Oda Lenora Smith

26 August 1869–12 February 1954 (Age 84)
Warrensburg Township, Johnson, Missouri, United States

The Life of Oda Lenora

When Oda Lenora Smith was born on 26 August 1869, in Warrensburg Township, Johnson, Missouri, United States, her father, Theophilus Case Smith, was 28 and her mother, Martha Jane Howe, was 18. She married Noble Robert Jesse Thomas on 20 September 1890, in Warrensburg Township, Johnson, Missouri, United States. They were the parents of at least 4 sons and 7 daughters. She lived in Montserrat Township, Johnson, Missouri, United States in 1900 and Montserrat, Johnson, Missouri, United States for about 20 years. She died on 12 February 1954, in Warrensburg Township, Johnson, Missouri, United States, at the age of 84.

Photos & Memories (1)

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Family Time Line

Noble Robert Jesse Thomas
Oda Lenora Smith
Marriage: 20 September 1890
Martha Ann Thomas
Birdie May Thomas
George Noble Thomas
Rose Cammorn Thomas
Anna "Annie" Dolly Thomas
John Theopless Thomas
Allie Elvina Thomas
Willis Elmer Thomas
Robert Oral Thomas
Deeda Thomas
Lida Lucinda Thomas

Spouse and Children

20 September 1890
Warrensburg Township, Johnson, Missouri, United States


+6 More Children

Parents and Siblings

    Theophilus Case Smith





+2 More Children

World Events (8)

1870 · The Fifteenth Amendment

Age 1

Prohibits the federal government and each state from denying a citizen the right to vote based on that citizen's race, color, or previous condition of servitude. It was the last of the Reconstruction Amendments.
1870 · Giving all the right to vote

Age 1

The Act was an extension of the Fifteenth Amendment, that prohibited discrimination by state offices in voter registration. It also helped empower the President with the authority to enforce the first section of the Fifteenth Amendment throughout the United States. Being the first of three Enforcement Acts passed by the Congress, it helped combat attacks on the suffrage rights of African Americans.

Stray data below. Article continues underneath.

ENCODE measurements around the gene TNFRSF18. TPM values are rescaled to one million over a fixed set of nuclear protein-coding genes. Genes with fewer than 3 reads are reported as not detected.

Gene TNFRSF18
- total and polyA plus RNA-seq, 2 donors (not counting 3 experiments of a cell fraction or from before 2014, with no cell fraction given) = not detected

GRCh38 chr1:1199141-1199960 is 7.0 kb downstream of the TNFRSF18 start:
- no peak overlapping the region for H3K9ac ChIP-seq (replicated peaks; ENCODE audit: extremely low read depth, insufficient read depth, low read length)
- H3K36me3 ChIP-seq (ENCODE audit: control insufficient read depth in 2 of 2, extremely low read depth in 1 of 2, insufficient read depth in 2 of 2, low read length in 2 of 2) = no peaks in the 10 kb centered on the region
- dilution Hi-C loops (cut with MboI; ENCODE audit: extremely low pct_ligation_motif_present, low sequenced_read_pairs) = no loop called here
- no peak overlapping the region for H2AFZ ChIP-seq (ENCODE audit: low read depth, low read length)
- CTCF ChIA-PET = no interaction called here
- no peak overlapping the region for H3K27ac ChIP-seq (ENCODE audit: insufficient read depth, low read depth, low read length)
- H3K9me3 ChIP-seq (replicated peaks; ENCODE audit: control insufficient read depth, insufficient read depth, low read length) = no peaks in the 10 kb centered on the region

1896 · Plessy vs. Ferguson

Age 27

A landmark decision of the U.S. Supreme Court upholding the constitutionality of racial segregation laws for public facilities if the segregated facilities were equal in quality. It's widely regarded as one of the worst decisions in U.S. Supreme Court history.

Name Meaning

English: occupational name for a worker in metal, from Middle English smith (Old English smið, probably a derivative of smītan ‘to strike, hammer’). Metalworking was one of the earliest occupations for which specialist skills were required, and its importance ensured that this term and its equivalents were perhaps the most widespread of all occupational surnames in Europe. Medieval smiths were important not only in making horseshoes, plowshares, and other domestic articles, but above all for their skill in forging swords, other weapons, and armor. This is the most frequent of all American surnames; it has also absorbed, by assimilation and translation, cognates and equivalents from many other languages (for forms, see Hanks and Hodges 1988 ).

Dictionary of American Family Names © Patrick Hanks 2003, 2006.

Possible Related Names

Sources (3)

  • Oda L Anthony in household of Harry Anthony, "United States Census, 1940"
  • Oda Anthony, "United States Census, 1920"
  • Oda Anthony in household of Harry Anthony, "United States Census, 1930"

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